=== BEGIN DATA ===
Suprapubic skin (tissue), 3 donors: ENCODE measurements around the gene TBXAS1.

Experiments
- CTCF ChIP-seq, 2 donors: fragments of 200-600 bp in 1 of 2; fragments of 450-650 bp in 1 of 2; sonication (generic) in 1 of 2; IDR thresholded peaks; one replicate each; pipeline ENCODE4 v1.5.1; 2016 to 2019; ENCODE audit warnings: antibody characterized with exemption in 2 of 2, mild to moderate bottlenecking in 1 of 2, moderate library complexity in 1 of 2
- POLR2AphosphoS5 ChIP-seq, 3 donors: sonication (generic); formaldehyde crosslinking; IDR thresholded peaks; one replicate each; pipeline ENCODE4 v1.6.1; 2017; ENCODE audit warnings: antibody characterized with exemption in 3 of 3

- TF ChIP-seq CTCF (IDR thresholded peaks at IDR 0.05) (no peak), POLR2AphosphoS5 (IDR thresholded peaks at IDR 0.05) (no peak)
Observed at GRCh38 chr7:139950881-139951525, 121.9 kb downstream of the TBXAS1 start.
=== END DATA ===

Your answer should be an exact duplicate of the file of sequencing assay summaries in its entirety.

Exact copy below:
Suprapubic skin (tissue), 3 donors: ENCODE measurements around the gene TBXAS1.

Experiments
- CTCF ChIP-seq, 2 donors: fragments of 200-600 bp in 1 of 2; fragments of 450-650 bp in 1 of 2; sonication (generic) in 1 of 2; IDR thresholded peaks; one replicate each; pipeline ENCODE4 v1.5.1; 2016 to 2019; ENCODE audit warnings: antibody characterized with exemption in 2 of 2, mild to moderate bottlenecking in 1 of 2, moderate library complexity in 1 of 2
- POLR2AphosphoS5 ChIP-seq, 3 donors: sonication (generic); formaldehyde crosslinking; IDR thresholded peaks; one replicate each; pipeline ENCODE4 v1.6.1; 2017; ENCODE audit warnings: antibody characterized with exemption in 3 of 3

- TF ChIP-seq CTCF (IDR thresholded peaks at IDR 0.05) (no peak), POLR2AphosphoS5 (IDR thresholded peaks at IDR 0.05) (no peak)
Observed at GRCh38 chr7:139950881-139951525, 121.9 kb downstream of the TBXAS1 start.